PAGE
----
Abstract

We used cosmogenic 26Al and 10Be in stream sediment to measure landscape-scale erosion rates for topographically diverse catchments at seven Sierra Nevada sites. At three sites, erosion rates and hillslope gradients are strongly correlated, increasing with proximity to fault scarps and river canyons, which appear to have accelerated local base-level lowering rates, and thus increased catchment erosion rates by up to 15-fold. At four other sites, far from fault scarps and river canyons, erosion rates are much more uniform and less sensitive to average hillslope gradient. Our measurements show that contrasts in landscape erosion rates cannot be inferred from hillslope gradients alone, because landscapes can evolve toward a state of erosional equilibrium, in which steep and gentle slopes erode at similar rates.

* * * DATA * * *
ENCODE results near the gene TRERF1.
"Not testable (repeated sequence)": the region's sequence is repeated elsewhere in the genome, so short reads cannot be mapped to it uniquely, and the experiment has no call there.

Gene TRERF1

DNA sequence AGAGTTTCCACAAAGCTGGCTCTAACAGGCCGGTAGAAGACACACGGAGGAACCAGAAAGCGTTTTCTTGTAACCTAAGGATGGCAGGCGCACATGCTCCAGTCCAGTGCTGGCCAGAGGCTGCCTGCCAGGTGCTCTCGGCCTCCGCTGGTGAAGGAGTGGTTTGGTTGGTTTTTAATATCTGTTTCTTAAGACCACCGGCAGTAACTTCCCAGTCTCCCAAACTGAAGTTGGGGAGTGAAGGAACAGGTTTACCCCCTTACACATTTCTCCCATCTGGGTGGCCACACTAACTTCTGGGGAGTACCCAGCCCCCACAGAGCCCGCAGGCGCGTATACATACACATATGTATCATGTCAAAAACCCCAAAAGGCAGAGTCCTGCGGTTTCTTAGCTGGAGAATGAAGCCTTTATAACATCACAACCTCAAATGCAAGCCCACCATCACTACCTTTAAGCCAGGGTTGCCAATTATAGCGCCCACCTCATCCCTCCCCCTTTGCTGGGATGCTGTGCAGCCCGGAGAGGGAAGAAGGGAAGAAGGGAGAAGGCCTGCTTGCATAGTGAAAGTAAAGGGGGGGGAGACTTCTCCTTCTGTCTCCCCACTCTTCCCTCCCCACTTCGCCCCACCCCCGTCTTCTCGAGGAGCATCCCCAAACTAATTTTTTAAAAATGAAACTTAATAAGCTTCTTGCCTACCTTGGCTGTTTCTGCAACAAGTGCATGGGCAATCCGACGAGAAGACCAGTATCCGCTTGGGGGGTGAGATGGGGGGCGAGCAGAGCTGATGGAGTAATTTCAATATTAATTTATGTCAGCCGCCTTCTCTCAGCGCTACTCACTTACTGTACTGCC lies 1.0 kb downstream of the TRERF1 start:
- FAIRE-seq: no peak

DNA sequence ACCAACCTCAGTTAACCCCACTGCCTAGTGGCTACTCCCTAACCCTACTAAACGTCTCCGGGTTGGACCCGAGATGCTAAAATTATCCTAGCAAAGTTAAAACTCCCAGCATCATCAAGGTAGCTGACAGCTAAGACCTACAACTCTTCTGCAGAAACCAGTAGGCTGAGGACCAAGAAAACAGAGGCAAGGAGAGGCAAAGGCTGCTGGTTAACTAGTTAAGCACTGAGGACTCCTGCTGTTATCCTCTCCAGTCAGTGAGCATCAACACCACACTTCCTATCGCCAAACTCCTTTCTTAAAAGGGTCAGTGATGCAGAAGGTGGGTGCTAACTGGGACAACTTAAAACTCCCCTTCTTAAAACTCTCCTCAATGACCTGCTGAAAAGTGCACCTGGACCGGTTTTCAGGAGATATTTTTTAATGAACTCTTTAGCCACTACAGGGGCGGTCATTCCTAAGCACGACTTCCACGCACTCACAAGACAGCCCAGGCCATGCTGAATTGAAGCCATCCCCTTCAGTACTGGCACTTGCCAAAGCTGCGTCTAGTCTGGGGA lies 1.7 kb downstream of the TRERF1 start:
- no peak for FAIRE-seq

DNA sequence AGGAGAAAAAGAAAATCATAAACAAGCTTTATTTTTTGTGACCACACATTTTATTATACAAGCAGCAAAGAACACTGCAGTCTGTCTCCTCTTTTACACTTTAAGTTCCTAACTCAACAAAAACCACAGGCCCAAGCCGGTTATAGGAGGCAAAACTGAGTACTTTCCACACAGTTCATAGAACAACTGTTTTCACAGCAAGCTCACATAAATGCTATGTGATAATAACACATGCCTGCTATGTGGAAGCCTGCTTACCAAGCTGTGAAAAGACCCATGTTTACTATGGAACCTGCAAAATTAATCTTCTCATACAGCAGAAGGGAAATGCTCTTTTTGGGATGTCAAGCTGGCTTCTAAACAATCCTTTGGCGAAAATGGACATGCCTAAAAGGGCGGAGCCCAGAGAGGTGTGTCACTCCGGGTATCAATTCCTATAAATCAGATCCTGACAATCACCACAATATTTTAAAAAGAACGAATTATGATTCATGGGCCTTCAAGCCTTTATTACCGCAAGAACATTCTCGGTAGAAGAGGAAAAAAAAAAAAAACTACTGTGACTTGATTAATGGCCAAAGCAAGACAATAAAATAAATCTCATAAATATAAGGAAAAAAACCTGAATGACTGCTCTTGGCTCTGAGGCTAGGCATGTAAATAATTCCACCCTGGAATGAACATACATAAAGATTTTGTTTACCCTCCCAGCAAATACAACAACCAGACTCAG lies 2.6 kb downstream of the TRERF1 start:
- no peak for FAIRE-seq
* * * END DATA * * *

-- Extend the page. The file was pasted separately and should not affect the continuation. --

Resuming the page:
You do not currently have access to this article.